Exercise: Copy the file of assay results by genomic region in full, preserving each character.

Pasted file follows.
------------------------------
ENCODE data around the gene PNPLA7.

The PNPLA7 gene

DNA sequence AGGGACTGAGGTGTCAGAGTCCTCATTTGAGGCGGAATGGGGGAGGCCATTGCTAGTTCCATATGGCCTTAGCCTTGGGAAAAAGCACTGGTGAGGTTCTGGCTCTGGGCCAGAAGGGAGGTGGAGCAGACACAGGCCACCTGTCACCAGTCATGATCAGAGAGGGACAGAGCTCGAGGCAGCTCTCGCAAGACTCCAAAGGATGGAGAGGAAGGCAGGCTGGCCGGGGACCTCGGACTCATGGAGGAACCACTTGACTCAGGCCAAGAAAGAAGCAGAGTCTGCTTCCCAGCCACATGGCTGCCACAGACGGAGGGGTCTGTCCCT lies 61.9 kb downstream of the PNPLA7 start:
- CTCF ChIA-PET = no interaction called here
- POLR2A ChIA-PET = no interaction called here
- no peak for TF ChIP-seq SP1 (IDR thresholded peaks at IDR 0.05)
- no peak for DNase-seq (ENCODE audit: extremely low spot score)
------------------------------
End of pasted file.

ENCODE data around the gene PNPLA7.

The PNPLA7 gene

DNA sequence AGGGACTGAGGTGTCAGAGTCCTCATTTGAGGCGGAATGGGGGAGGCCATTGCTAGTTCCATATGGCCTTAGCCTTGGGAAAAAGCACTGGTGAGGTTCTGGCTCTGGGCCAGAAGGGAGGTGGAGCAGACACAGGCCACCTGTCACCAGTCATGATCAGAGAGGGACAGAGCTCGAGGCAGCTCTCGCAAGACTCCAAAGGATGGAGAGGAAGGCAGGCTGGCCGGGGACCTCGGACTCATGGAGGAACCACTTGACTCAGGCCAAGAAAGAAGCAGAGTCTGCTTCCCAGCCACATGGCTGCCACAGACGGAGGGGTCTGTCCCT lies 61.9 kb downstream of the PNPLA7 start:
- CTCF ChIA-PET = no interaction called here
- POLR2A ChIA-PET = no interaction called here
- no peak for TF ChIP-seq SP1 (IDR thresholded peaks at IDR 0.05)
- no peak for DNase-seq (ENCODE audit: extremely low spot score)